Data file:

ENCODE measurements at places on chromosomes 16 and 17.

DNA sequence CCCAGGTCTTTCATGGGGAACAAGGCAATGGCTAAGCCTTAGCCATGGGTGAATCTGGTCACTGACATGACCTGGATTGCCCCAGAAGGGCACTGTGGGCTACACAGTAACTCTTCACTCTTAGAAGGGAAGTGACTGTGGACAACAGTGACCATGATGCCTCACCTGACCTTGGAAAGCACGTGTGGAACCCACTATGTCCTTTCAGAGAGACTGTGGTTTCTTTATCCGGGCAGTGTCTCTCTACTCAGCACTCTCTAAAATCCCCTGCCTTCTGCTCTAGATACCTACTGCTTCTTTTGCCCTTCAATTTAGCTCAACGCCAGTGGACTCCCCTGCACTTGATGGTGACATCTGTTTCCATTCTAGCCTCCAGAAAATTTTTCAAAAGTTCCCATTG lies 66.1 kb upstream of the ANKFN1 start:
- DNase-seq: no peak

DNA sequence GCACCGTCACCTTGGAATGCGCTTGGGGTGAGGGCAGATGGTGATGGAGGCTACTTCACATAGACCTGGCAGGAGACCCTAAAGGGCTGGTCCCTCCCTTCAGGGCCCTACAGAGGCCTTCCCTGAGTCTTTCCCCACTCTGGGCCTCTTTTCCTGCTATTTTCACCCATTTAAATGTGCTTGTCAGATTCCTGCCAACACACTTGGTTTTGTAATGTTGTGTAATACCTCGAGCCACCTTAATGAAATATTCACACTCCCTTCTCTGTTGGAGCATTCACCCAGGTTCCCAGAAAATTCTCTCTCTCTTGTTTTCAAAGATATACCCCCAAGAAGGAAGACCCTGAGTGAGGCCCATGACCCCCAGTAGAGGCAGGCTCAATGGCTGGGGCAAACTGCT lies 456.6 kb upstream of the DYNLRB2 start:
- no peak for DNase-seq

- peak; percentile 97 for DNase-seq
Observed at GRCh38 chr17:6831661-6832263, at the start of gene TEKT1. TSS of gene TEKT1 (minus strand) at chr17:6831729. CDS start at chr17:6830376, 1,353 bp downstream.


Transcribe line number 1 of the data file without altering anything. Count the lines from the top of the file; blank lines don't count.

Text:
ENCODE measurements at places on chromosomes 16 and 17.